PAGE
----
Friday, Mar 27th

Last updateFri, 12 Dec 2014 10am



By Nick – Narantuguldur Saijrakh, Asia Pacific Securities LLC.

Established in 1991, the Mongolian Stock Exchange was awarded the title of the best performing market in the world in 2010, for its rise of over 135 percent in domestic currency (165% in US dollars). Sri Lanka’s market was a runner-up with over 120 percent rise.

In spite of carrying such an honorary title, the Mongolian stock market remains one of the smallest in the world (in fact, it was the smallest until the beginning of 2011. Now this description belongs to Laos, specifically, it’s newly opened securities exchange, Laos Stock Exchange, with only 2 companies listed) with combined market capitalization of a little over 1 billion US dollars for all 336 listed companies.


With the market poised to grow even more remarkably in 2011 (London Stock Exchange Group was selected to take over the management of the Mongolian Stock Exchange and implement drastic reform in the system and infrastructure), investors are all excited and eager to invest, however the skepticism and obstacles are still dragging many wary of investment. It is a mystery for many potential investors, and current ones for that matter, how it is possible to invest into this market, provided that the typical trading day is one hour and a half, and that the 50,000 US dollars worth of trade is considered a “good” day.

Well, wonder no more, because here is some insightful information about transacting on the Mongolian Stock Exchange, as well as a handful of tips on how to properly invest into the market with as little impact to the market as possible.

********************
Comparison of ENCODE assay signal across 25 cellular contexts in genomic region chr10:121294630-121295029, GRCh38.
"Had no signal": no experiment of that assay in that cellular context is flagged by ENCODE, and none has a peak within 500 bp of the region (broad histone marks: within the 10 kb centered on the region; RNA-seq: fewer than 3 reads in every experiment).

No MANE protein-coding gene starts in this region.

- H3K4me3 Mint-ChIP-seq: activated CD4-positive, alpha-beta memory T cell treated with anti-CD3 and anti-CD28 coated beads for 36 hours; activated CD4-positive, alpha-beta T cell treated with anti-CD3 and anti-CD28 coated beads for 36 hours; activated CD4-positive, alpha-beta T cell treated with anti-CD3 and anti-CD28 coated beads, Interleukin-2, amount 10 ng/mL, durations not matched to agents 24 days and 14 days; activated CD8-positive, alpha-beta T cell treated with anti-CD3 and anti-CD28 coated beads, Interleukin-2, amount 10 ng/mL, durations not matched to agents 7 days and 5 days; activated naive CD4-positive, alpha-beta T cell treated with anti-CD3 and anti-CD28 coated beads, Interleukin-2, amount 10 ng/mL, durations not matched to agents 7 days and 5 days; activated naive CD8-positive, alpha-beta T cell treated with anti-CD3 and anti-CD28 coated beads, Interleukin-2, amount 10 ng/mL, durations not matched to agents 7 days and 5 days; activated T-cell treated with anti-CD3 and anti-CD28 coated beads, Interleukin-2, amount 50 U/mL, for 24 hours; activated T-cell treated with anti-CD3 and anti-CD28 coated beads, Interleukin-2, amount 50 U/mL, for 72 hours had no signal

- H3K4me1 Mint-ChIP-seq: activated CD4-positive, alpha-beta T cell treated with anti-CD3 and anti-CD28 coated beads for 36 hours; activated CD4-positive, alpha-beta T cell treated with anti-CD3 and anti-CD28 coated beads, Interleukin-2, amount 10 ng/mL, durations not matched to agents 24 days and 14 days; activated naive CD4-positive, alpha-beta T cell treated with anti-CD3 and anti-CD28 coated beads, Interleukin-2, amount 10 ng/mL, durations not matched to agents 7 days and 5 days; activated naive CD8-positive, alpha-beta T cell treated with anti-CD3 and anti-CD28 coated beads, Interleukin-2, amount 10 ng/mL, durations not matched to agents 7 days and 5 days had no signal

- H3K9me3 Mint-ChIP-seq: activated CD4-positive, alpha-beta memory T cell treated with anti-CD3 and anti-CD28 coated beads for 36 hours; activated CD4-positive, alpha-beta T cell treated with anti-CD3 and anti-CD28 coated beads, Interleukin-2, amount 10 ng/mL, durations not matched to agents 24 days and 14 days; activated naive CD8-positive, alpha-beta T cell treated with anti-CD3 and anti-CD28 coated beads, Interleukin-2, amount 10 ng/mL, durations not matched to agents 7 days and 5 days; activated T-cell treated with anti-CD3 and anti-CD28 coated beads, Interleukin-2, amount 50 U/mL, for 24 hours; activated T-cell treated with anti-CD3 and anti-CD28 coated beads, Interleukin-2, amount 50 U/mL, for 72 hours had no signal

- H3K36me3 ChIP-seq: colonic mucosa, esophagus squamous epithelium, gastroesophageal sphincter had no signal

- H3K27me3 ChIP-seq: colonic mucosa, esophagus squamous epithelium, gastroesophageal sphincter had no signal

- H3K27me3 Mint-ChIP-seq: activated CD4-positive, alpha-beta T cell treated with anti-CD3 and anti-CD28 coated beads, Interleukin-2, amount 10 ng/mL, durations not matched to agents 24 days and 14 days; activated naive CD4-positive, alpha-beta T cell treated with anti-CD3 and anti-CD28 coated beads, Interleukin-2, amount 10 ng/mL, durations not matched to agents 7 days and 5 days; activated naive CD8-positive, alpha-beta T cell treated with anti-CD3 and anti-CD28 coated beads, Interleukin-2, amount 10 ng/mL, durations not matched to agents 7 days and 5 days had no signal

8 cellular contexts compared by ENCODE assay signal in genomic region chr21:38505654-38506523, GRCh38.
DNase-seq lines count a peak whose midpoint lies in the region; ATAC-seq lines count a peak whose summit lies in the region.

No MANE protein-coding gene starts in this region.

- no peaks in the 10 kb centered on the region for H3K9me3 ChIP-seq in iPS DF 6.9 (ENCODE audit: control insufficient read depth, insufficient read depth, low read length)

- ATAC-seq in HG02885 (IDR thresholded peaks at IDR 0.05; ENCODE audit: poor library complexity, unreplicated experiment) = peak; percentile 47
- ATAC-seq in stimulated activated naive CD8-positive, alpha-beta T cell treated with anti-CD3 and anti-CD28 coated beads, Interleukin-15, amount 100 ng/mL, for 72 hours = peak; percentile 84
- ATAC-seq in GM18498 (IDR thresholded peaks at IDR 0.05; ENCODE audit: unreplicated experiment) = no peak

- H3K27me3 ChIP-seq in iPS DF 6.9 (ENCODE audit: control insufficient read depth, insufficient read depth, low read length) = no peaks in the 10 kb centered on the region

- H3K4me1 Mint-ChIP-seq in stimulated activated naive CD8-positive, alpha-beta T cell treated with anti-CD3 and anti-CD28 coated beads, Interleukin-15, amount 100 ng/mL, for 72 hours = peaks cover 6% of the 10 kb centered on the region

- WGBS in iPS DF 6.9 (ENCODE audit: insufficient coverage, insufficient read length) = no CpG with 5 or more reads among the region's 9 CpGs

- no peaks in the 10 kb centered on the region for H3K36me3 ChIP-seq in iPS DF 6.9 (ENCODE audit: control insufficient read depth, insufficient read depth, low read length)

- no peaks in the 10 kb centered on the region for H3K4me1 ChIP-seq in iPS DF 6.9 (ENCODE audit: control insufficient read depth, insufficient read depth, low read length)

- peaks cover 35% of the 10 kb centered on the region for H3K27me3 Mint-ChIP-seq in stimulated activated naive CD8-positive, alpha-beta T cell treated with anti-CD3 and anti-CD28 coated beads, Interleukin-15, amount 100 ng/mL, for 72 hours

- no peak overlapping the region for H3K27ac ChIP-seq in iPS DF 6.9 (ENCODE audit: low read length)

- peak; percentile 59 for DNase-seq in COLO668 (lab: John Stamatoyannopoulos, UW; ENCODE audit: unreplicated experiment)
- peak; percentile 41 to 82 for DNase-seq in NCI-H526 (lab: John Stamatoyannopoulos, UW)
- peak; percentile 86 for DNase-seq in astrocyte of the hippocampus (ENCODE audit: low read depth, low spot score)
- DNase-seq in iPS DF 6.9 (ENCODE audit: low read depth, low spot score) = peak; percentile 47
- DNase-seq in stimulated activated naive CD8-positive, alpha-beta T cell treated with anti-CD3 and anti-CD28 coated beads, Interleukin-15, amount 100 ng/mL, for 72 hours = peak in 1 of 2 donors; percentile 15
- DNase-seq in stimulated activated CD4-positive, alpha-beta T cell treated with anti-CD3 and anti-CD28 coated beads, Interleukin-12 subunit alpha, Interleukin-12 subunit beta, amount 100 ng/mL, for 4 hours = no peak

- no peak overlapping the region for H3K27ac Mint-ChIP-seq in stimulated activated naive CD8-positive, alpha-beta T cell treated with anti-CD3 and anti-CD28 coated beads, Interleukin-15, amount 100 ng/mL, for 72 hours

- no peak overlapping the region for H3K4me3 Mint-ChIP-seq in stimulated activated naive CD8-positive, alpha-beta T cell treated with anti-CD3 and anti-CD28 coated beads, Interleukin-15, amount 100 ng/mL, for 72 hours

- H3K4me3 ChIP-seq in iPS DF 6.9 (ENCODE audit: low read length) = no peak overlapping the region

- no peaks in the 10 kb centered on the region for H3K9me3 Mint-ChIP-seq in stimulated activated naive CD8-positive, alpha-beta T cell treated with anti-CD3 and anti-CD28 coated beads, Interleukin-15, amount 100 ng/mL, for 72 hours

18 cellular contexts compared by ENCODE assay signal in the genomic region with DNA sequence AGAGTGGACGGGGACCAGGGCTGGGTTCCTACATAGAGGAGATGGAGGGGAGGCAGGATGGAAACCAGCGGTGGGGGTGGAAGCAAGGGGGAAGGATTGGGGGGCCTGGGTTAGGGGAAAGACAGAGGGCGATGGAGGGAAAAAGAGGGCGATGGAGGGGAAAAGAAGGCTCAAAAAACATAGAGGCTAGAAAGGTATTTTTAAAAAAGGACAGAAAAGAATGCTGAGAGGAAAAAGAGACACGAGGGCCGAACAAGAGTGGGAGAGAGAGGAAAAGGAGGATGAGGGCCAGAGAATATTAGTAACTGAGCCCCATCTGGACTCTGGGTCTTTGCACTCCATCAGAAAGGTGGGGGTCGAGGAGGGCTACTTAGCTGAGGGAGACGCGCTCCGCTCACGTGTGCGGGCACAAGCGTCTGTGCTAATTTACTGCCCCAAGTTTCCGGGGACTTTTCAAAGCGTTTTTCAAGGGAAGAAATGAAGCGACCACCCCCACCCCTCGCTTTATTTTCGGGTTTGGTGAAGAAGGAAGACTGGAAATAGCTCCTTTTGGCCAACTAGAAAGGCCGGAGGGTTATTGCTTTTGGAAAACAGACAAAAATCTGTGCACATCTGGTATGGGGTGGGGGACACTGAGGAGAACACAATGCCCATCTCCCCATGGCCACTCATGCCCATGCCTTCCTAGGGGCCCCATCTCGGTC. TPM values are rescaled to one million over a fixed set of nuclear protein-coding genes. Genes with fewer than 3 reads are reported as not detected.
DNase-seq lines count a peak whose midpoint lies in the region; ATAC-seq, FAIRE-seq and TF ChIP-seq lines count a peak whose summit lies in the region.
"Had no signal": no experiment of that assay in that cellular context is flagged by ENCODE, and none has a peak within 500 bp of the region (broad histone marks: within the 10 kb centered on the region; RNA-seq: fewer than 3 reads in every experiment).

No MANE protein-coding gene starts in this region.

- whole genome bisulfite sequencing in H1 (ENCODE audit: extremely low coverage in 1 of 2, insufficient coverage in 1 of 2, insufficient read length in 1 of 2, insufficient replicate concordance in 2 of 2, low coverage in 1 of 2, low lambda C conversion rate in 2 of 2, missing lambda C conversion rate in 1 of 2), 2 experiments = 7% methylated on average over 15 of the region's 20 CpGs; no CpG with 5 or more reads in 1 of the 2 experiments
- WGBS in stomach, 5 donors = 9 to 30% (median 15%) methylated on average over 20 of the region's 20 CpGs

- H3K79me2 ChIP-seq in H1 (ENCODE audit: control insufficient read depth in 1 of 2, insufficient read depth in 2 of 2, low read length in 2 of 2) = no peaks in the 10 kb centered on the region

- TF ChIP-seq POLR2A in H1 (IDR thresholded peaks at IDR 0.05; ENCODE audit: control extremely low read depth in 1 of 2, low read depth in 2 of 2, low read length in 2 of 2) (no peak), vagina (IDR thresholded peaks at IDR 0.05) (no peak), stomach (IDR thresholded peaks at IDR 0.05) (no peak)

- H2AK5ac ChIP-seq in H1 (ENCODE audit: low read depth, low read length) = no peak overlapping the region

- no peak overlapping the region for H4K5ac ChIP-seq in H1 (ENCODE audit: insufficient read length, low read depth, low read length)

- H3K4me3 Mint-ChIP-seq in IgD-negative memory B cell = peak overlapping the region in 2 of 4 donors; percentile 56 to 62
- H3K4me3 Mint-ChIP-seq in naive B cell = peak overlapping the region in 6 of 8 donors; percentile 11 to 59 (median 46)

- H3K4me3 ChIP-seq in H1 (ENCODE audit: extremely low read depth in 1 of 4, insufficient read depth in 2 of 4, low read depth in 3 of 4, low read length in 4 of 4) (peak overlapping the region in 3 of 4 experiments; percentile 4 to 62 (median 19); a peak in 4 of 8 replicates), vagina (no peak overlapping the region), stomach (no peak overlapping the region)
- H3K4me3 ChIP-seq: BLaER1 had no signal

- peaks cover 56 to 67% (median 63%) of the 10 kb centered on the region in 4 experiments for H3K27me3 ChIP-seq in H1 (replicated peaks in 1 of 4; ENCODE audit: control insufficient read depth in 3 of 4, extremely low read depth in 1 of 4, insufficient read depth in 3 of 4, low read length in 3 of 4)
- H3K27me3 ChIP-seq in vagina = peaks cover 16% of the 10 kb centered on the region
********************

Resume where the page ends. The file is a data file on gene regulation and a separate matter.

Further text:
In order to trade on the Mongolian Stock Exchange, you have to open an account with the Mongolian Securities Clearing House & Central Depository Co.Ltd (SCHCD), an affiliate of the Mongolian Stock Exchange, which acts as both custodian bank and clearing and settlement agency for the exchange. SCHCD, however, does not allow anyone to open the account directly. You have to go through one of the Mongolian brokerage firms licensed by the SCHCD which will help to prepare necessary documents and forms needed to be submitted to the SCHCD. Individuals are required to complete and submit only three documents: Account Opening Agreement, Signature Authorization Form (notarized by a local notary public), and notarized copy of your national passport or ID. For corporate accounts - in addition to the same as above, institutions also must provide notarized copy of the Certificate of Incorporation of the company or Company Registration Certificate. Different brokerage firms may also require additional documentations; therefore it is best to consult with the firm directly. Once all the documents are ready, it takes only 2-3 working days for the account to be open and ready for funding. Since the account is with the SCHCD, the brokerage firm does not hold the funds.

The advantage of holding your money in the account with the SCHCD is that in the event your brokerage firm crashes, your account still remains together with all your money and you are still able to continue trading with another brokerage firm. Disadvantages, nevertheless, are that the SCHCD does not pay interest for the idle cash in the account and that the risk of losing the account entirely is with the government.